In our almost obsessive pursuit of new, delicious recipes the family will enjoy, we’ve come across several recipes lately that call for dried beans. Dried whites, reds, and pintos, to be specific.
That got us thinking… why the sudden interest in using dried instead of canned? Are there advantages of one type over the other? When should we use one instead of the other?
Let’s look at the differences between the two.
Ease of Use
With the canned variety, you simply open a can, rinse them (usually), and add them to the recipe.
Dried legumes require considerably more effort. They must be rinsed, sorted, and depending on the recipe and personal preference, soaked and cooked for an often considerable length of time.
For many of us, this soaking business may not be practical on Tuesday evening after a day at work.
Is Soaking Really Necessary?
Talk to any number of cooks and you’ll get as many different answers about the necessity of soaking dried legumes before cooking them.
Many cooks swear by overnight soaks, while others say a few hours will do the trick. Still others don’t soak at all.
An exhaustive experiment conducted by Epicurious lead the editors to conclude that adequate reduction in cooking time and sufficient flavor enhancement was gained by bringing the beans to a boil in water, turning the heat off, and letting them soak for just an hour before cooking them for use in a recipe.
Despite Epicurious’ recommendation, there is a reason that might lead you to definitely want to soak them for a longer period.
Soaking reduces the legume’s well-known side effect, flatulence. This is especially a sensitive issue for those who have difficulties consuming FODMAP foods, like legumes.
According to the University of Michigan, soaking them in water with a teaspoon of vinegar for eight to 10 hours will reduce raffinose sugars, which cause intestinal gas.
Be sure to discard the bean soaking water to also get rid of the sugars. And the potential embarrassment.
Even an hour of soaking, as recommended by Epicurious, may not be doable during the workweek. So for time efficiency, canned may be the way to go in many circumstances.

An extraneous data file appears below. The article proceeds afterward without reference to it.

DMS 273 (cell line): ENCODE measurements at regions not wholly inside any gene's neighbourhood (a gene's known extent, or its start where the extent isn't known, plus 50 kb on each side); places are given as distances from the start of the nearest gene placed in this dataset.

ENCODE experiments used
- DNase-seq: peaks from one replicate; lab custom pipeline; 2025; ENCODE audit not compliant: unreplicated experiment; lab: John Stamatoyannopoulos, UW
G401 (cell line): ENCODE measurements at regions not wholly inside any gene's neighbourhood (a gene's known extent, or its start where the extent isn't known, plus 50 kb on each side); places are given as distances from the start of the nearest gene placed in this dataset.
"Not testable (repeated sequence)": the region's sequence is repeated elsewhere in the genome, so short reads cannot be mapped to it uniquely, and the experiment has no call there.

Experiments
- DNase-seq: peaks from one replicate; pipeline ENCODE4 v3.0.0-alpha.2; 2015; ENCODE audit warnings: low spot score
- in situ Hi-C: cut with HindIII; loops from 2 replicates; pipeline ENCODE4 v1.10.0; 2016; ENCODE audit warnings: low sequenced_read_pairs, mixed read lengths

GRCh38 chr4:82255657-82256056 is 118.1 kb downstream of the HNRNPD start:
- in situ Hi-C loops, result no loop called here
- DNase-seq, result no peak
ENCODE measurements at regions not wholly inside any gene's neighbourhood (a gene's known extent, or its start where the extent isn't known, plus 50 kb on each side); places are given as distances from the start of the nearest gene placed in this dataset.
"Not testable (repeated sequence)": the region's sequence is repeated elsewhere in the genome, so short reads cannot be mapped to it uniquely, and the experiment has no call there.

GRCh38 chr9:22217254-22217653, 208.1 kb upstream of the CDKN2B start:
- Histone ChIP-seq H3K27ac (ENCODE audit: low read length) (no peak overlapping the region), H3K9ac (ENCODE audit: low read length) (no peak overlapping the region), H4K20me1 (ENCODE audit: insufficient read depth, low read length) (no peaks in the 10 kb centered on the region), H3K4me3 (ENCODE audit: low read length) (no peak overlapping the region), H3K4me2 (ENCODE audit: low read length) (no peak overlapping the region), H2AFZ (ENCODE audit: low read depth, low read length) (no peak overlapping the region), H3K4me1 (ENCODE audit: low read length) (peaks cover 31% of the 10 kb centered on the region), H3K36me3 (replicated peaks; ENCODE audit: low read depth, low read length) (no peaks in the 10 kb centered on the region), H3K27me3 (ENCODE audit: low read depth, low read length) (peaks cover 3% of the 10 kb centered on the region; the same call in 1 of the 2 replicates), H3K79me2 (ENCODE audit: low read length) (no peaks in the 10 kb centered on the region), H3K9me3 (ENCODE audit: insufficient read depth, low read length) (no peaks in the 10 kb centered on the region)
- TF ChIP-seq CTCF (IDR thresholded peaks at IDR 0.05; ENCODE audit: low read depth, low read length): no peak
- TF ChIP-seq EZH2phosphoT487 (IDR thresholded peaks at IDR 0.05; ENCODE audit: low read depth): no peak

Which Is More Affordable?
Another factor to consider is cost. The dried product costs less than half the price of prepared.
According to a grocery store price review conducted by The Bean Institute in November 2015, dried pintos cost about $0.15 per serving, store-brand pintos cost $0.34 per serving and national-brand pintos cost $0.48 per serving.
But, really, this particular legume isn’t terribly expensive either way, so unless you eat an exorbitant amount of it, cost might not be a critically important factor.
In general, canned legumes are usually higher in sodium and lower in nutrients than dried varieties.
Nutritional Values for a 3.5-ounce (100g) Serving of Pintos:
Keep in mind that some of the above nutrient quantities in the dried product — folate in particular — may change depending on cooking methods.
For example, a study by K. Hoppner and B. Lampi found that folate in dried beans may be reduced when the vitamin interacts with other food components during the cooking process.
Additionally, the researchers found that the traditional long soak reduced folate loss as compared to quick soak methods.
So, for women of childbearing age and others for whom folate is important, you may want to do the long-soak method.
Sodium is often added to canned products, so it is a good idea to rinse and drain them before use.
In fact, a 2011 study by Roberta L. Duyff, John R. Mount, and Joshua B. Jones showed that draining them for two minutes reduced sodium content by 36 percent.
The same study showed that draining plus 10 seconds of rinsing and two additional minutes of draining reduced sodium by 41 percent.
You may also be able to find low or no-sodium products on the shelf.
What Else Are They Putting in There?
Other additives are found in the canned product.
These include calcium chloride, which is similar to salt but contains calcium instead of sodium.
Calcium chloride is a firming agent that adds a salty flavor to foods. It can, however, also impart a bitterness and other off-flavors, according to a study conducted by Thomas Ohlsson in 1994, mainly due to the residual chlorine remaining on the surface of the product.
According to the U.S. Food and Drug Administration, ingesting calcium chloride in the quantities found in food is safe.
Disodium EDTA is another additive commonly found in the canned variety. It is used to as a preservative and to promote color retention.